'Lane-splitting' is riding between cars and is legal in some places (eg Victoria - if the cars are stopped) and not others (eg NSW). Two moving vehicles in the same lane (including bikes) is illegal everywhere as far as I am aware.
Overtaking on the curb side of cars is always illegal (everywhere as far as I know).
I think it's fair to say car-drivers are fairly indifferent to either practice in Australia. Bikes barely exist ("oh, I didn't see you...").
I know in Thailand that lane-splitting bikes actually have right-of-way - the car driver, for example, is liable if he/she opens their door when parked and collects a bike screaming up the inside. Don't ask me how I know...
Next time i will think twice about taking my GS on the "Boulevard Périphérique" !!!
Last year I visited Paris and reached the Périphérique at 17:00 First day riding on the right so I was riding like an old woman, letting any motorcycle that caught me pass as soon as I could find a gap. One of the machines that passed me was a scooter ridden by a mature lady in a tweed skirt and thick tights. As she passed, as all French motards do, she shook her right leg at me. I've seen this a million times, but she could have been my MOTHER! The shock nearly put me on my backside.
On Friday (25 May) I was returning from a business trip to the Netherlands and the M25 was typical for the last Friday before a holiday; absolutely solid. The Europeans on their way to the TT or where ever were doing OK but I guess a slim sportsbike is easier than my Pan European, but I'd love to know what they thought of the typically British habit of moving over to block filtering motorcycles. One guy moved so far over I just went round the right side (at the same time as an R1 went past on his left - the car driver seemed surprised). Has anyone else noticd this anywhere else? My own observation suggests it's an ego thing because I seem to get more problems with smallest, base model flash cars (3 series BMW and C class Mecedes, usually dechromed so I can't be sure they are the smallest engine option), and very old models of the bigger cars (7 series and S class, often on vanity plates to disguise the age, although the rust is often a hint).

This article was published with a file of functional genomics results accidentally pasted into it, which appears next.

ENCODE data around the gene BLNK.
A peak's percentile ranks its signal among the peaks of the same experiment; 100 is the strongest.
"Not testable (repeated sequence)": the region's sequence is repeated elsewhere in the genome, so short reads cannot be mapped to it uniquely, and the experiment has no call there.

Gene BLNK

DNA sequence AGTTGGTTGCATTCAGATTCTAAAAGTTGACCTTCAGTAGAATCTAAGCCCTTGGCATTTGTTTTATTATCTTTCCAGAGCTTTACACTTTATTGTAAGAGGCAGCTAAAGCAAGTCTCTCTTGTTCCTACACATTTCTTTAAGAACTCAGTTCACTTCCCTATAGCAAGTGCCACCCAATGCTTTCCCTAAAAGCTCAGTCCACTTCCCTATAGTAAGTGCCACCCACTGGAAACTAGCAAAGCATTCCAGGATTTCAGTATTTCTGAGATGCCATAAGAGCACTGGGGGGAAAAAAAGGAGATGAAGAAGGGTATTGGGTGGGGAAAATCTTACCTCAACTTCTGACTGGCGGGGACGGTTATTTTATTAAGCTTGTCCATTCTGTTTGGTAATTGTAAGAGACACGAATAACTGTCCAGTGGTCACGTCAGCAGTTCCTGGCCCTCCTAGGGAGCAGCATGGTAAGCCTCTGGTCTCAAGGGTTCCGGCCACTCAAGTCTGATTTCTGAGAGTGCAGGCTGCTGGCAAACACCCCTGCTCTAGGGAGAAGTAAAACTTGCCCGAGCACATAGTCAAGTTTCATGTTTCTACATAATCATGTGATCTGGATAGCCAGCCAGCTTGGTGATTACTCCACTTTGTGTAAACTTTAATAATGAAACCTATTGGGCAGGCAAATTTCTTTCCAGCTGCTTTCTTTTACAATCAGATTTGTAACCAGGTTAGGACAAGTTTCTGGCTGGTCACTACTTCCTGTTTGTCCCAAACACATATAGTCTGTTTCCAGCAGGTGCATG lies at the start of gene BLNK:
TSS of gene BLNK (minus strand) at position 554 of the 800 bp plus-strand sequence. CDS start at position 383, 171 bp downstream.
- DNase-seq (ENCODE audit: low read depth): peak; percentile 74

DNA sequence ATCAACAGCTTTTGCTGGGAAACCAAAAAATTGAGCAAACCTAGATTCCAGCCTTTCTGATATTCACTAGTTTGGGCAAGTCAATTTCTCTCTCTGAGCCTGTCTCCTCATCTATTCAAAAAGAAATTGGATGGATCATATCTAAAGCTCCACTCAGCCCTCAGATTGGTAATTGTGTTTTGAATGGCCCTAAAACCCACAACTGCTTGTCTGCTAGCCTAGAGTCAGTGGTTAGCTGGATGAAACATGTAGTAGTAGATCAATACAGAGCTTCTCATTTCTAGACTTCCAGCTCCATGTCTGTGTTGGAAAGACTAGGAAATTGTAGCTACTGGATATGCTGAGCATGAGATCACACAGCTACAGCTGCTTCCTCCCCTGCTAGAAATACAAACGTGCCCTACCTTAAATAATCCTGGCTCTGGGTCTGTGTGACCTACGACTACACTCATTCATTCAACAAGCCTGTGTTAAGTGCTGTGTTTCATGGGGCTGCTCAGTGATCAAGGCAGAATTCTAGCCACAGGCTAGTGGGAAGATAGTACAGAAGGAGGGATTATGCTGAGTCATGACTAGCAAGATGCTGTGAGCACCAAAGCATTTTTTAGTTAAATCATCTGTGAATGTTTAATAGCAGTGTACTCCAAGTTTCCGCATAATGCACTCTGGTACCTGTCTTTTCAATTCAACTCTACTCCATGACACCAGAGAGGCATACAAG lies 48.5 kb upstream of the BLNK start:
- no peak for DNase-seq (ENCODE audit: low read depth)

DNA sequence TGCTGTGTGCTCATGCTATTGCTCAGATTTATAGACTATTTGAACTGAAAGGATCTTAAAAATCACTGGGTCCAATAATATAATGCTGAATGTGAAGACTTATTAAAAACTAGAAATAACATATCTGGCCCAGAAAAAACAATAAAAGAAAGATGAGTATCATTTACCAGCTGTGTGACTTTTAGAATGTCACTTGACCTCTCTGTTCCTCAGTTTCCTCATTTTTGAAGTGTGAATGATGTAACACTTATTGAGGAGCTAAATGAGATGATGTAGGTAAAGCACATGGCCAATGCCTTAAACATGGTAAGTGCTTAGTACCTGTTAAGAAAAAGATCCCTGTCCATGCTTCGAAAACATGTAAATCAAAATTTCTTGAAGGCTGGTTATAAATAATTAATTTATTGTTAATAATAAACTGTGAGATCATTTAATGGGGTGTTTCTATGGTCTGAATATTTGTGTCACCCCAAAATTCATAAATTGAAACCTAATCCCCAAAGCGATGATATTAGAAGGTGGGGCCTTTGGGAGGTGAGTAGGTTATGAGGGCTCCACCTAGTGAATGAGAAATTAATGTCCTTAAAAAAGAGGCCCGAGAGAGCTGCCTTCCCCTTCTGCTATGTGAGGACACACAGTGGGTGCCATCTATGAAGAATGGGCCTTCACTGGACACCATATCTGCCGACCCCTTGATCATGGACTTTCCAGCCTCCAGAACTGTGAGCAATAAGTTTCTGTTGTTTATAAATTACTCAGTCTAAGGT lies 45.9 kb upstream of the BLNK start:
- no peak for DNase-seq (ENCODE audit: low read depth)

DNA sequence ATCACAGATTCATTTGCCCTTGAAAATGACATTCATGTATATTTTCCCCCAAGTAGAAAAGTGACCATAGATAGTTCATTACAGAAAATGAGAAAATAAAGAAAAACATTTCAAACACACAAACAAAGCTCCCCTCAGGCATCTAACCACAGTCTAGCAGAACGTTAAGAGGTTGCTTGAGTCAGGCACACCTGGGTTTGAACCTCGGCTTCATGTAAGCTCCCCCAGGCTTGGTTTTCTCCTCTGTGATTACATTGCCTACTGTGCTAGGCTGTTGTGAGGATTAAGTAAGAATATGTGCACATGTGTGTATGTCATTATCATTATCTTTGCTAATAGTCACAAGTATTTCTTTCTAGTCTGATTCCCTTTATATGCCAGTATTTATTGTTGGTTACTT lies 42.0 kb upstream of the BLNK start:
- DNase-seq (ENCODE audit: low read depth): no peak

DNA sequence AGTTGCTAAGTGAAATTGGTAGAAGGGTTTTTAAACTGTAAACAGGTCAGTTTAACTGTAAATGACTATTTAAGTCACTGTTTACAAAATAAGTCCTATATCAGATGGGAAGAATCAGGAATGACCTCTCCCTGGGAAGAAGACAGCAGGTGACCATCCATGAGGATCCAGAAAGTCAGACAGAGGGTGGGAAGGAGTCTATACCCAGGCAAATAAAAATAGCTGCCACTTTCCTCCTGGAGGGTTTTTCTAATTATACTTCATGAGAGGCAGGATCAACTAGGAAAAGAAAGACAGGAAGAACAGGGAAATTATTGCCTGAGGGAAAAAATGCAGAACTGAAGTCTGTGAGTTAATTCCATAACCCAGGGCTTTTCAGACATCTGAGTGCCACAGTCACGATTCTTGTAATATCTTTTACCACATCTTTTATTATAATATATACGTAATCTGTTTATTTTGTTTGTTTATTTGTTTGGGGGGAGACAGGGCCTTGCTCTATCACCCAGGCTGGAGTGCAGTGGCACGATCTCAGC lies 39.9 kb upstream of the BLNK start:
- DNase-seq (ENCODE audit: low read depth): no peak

Nice post! I love that leg waving thing in France and the fact that the car drivers almost always move over to let you overtake or filter; I am always aware of the drivers watching me approaching in their mirrors and making their own move early and very clearly. In fact it is the Brit tourists in among this lot who cause the problems in my experience. I also like the way that most of them seem to "enjoy" watching your progress as you overtake the car - does everyone in France do a bike licence before taking a car licence I wonder? Anyway, it is one of the reasons that I like riding in France.
In contrast, I have a lasting memory of an oldish BMW car (7 series perhaps?) that I came upon while riding some twisties here in the UK on a moderately sporty bike (OK, it was a VTR Firestorm).